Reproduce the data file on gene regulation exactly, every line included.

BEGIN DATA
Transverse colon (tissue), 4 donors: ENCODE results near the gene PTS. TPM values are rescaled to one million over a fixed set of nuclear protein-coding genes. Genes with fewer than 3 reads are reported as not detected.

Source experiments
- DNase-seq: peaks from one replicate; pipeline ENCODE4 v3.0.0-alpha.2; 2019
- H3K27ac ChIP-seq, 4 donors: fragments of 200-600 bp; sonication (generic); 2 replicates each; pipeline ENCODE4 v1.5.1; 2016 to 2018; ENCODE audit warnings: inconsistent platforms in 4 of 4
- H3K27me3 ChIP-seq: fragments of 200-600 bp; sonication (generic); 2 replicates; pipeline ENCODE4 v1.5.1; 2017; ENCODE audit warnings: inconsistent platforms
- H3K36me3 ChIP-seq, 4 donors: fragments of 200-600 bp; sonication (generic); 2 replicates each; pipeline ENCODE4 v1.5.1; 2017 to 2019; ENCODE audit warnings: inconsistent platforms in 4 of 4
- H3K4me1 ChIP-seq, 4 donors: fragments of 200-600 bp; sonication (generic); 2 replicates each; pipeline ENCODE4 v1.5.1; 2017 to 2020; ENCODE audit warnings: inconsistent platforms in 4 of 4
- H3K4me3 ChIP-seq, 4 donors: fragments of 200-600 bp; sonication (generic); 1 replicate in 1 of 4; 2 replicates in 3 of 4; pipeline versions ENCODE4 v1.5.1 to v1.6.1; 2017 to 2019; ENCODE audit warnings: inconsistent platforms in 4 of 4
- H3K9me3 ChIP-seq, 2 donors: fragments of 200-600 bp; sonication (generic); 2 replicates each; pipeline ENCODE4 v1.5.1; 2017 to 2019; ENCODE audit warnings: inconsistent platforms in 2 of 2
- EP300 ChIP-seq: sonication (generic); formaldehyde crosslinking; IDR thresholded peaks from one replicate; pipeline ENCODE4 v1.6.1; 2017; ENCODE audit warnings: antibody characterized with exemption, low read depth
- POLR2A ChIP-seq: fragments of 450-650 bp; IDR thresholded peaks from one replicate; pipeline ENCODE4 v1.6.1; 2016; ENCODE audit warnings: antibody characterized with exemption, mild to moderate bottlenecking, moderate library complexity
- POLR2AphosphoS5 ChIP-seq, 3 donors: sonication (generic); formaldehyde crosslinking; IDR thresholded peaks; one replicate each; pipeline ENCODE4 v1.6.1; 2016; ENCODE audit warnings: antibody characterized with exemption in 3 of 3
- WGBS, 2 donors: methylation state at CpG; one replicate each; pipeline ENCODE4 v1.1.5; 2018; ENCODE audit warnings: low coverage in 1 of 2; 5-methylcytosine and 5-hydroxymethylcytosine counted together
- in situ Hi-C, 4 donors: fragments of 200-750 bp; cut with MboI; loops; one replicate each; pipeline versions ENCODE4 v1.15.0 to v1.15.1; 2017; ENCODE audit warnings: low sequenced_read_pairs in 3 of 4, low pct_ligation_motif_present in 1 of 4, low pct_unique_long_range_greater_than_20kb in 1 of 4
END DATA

Transverse colon (tissue), 4 donors: ENCODE results near the gene PTS. TPM values are rescaled to one million over a fixed set of nuclear protein-coding genes. Genes with fewer than 3 reads are reported as not detected.

Source experiments
- DNase-seq: peaks from one replicate; pipeline ENCODE4 v3.0.0-alpha.2; 2019
- H3K27ac ChIP-seq, 4 donors: fragments of 200-600 bp; sonication (generic); 2 replicates each; pipeline ENCODE4 v1.5.1; 2016 to 2018; ENCODE audit warnings: inconsistent platforms in 4 of 4
- H3K27me3 ChIP-seq: fragments of 200-600 bp; sonication (generic); 2 replicates; pipeline ENCODE4 v1.5.1; 2017; ENCODE audit warnings: inconsistent platforms
- H3K36me3 ChIP-seq, 4 donors: fragments of 200-600 bp; sonication (generic); 2 replicates each; pipeline ENCODE4 v1.5.1; 2017 to 2019; ENCODE audit warnings: inconsistent platforms in 4 of 4
- H3K4me1 ChIP-seq, 4 donors: fragments of 200-600 bp; sonication (generic); 2 replicates each; pipeline ENCODE4 v1.5.1; 2017 to 2020; ENCODE audit warnings: inconsistent platforms in 4 of 4
- H3K4me3 ChIP-seq, 4 donors: fragments of 200-600 bp; sonication (generic); 1 replicate in 1 of 4; 2 replicates in 3 of 4; pipeline versions ENCODE4 v1.5.1 to v1.6.1; 2017 to 2019; ENCODE audit warnings: inconsistent platforms in 4 of 4
- H3K9me3 ChIP-seq, 2 donors: fragments of 200-600 bp; sonication (generic); 2 replicates each; pipeline ENCODE4 v1.5.1; 2017 to 2019; ENCODE audit warnings: inconsistent platforms in 2 of 2
- EP300 ChIP-seq: sonication (generic); formaldehyde crosslinking; IDR thresholded peaks from one replicate; pipeline ENCODE4 v1.6.1; 2017; ENCODE audit warnings: antibody characterized with exemption, low read depth
- POLR2A ChIP-seq: fragments of 450-650 bp; IDR thresholded peaks from one replicate; pipeline ENCODE4 v1.6.1; 2016; ENCODE audit warnings: antibody characterized with exemption, mild to moderate bottlenecking, moderate library complexity
- POLR2AphosphoS5 ChIP-seq, 3 donors: sonication (generic); formaldehyde crosslinking; IDR thresholded peaks; one replicate each; pipeline ENCODE4 v1.6.1; 2016; ENCODE audit warnings: antibody characterized with exemption in 3 of 3
- WGBS, 2 donors: methylation state at CpG; one replicate each; pipeline ENCODE4 v1.1.5; 2018; ENCODE audit warnings: low coverage in 1 of 2; 5-methylcytosine and 5-hydroxymethylcytosine counted together
- in situ Hi-C, 4 donors: fragments of 200-750 bp; cut with MboI; loops; one replicate each; pipeline versions ENCODE4 v1.15.0 to v1.15.1; 2017; ENCODE audit warnings: low sequenced_read_pairs in 3 of 4, low pct_ligation_motif_present in 1 of 4, low pct_unique_long_range_greater_than_20kb in 1 of 4